On his midnight rendezvous with the store the cops nabbed him. I swear it was his shiny hair, the way it picks up light that tipped them off. He’d parked his mother’s VW Bug at the back of the 7-Eleven. It was late and Miguel thought it would be easy. He’d simply ask the attendant to tilt the cash register and empty it into his bag. This particular 7-Eleven was jinxed from the start. The cops heard about a hit via an informant, so they planted two plain clothes cops in the parking lot.

     Miguel used one of his mother’s nylon stockings to distort his face. “When I pulled it over my head, I looked like Frankenstein,” he tells me.” Even you would have been afraid.” He held the bag open, ordered the man at the register to empty the till or he’d blast him away, although he had no gun, never owned one. The man sweat, his bald head glistened, the ring of outer hair dotted with sweat beads.

     ”His head was a large bird’s nest minus the birds,” Miguel comments. Just as the man at the register started to dish out the cash, the cops came up behind Miguel. One of them stuck his finger in Miguel’s back and the other one cuffed him. That’s how he arrived at the detention hall and finally Juvenile Hall. That’s how I got him in my Art Therapy class. You can’t make trouble while you paint. In classification the staff concluded he was “salvageable” which means some effort and money will be spent to rehabilitate him.


     Yesterday, Miguel came ambling into my office, speech already written on his face, his eyes rapidly surveying a spot to sit. He cleared a stack of art books off the extra swivel chair and sat down. He knows how to navigate his world, claims it as though it’s every person’s right to make comfort in the midst of chaos.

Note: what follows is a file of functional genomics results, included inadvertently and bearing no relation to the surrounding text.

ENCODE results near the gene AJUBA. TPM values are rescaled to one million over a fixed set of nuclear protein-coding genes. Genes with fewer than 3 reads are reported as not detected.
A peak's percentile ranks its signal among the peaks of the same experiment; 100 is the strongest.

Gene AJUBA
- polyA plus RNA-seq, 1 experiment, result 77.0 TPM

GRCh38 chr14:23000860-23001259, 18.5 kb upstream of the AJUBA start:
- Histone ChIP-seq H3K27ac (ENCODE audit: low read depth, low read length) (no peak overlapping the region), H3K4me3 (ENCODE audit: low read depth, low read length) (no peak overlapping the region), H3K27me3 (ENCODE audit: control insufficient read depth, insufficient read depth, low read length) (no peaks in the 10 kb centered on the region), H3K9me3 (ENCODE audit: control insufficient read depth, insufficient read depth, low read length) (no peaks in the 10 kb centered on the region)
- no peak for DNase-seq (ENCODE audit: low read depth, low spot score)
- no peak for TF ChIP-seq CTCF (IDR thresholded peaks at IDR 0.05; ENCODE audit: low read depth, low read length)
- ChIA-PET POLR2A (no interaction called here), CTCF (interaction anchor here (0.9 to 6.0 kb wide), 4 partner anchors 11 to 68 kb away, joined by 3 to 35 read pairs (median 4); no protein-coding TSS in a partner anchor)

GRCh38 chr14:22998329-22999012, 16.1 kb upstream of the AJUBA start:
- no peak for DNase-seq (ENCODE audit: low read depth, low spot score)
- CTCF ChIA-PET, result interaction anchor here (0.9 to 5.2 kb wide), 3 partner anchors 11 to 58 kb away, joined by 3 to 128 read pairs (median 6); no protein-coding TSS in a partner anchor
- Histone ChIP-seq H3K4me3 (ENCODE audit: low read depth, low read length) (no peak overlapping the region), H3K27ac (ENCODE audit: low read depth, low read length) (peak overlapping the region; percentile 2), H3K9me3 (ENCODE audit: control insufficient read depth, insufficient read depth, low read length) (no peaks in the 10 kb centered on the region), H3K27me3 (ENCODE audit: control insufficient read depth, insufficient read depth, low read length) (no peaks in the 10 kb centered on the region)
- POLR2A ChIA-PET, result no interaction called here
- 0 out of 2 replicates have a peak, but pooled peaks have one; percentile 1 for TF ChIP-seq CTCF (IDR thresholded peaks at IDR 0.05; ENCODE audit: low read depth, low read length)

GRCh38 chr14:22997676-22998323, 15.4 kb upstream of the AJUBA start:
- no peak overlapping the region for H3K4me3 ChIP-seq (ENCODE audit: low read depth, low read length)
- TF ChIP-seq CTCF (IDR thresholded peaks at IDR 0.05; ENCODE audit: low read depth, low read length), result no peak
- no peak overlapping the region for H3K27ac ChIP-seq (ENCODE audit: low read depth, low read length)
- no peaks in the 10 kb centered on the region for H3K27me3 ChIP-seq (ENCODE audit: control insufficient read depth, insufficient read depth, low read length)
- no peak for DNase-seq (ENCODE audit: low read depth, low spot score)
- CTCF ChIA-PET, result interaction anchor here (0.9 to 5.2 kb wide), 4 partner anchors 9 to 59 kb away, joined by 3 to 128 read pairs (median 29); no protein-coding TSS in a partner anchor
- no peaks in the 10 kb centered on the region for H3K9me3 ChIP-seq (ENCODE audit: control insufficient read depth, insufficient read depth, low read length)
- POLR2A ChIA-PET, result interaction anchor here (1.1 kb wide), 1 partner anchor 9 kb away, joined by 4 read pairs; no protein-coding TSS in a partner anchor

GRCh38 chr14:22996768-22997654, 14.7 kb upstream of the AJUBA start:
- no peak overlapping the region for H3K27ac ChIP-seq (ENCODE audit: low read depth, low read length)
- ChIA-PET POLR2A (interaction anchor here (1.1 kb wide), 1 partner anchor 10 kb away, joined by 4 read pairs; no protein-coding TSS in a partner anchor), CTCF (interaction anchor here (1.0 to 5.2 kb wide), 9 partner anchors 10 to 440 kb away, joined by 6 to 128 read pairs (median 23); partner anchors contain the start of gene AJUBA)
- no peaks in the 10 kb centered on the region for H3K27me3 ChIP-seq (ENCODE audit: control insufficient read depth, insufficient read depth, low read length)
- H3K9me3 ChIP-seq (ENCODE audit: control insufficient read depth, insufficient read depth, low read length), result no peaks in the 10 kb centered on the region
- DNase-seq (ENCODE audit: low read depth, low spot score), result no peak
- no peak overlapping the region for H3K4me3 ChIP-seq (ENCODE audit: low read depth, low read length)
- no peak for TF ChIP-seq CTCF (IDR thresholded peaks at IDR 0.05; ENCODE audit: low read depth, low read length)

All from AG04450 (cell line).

“Do you think people can change?” he asks.

     No answers come and moments swim in the air between us. I like to look at him, as I said earlier, to see who he is on the inside.

     In such moments I recall an earlier story he told me.

     Why, momma, does the bird fly and not us?” he’d asked his mother.

     ” Well, my darling, “she answered,” We are not gods and the birds are. “He looked up at her amazed and began to flap his child arms as though they were wings as he darted between the Joshua trees in their back yard. Now his wings have been clipped he tells me.     Miguel is still seated on the swivel chair in my office. His eyes are so clear they are luminous. In their brown globes I see infinity. Before I answer his question, he’s gone on to the next.

     ” You know the passage in the story you asked me to read on free time? What I liked best in this story by Tim O’Brien is this: “The thing about a story is that you dream it as you tell it hoping that others might then dream along with you and in this way memory and imagination and language combine to make spirits in the head.”     For a moment he holds onto his words as though savoring them, then eagerly, as though about to burst, he adds:” I know about spirits. I’ve seen friends shot up really bad in drive-byes. At night their spirits come to my bedside and tell me how to kick butt in heaven. “

     This is the last thing I want for Miguel, and I shudder at the thought of his friends being hunted down, their young lives spattered like some abstract painting. Oddly enough the excerpt from Tim O’Brien’s book that Miguel quoted is also my favorite. Since I believe him already near angel, he has no problem in sniffing out the purest parts of language.

     “Do you like to travel?” he asks.

     “Yes, although I’ve not done nearly enough of it. But now I can afford to go places.”

     “I went to college for a year,” he says. “Pulled good grades. Now I’ve royally f——ed that up. I liked learning. Can you believe that?”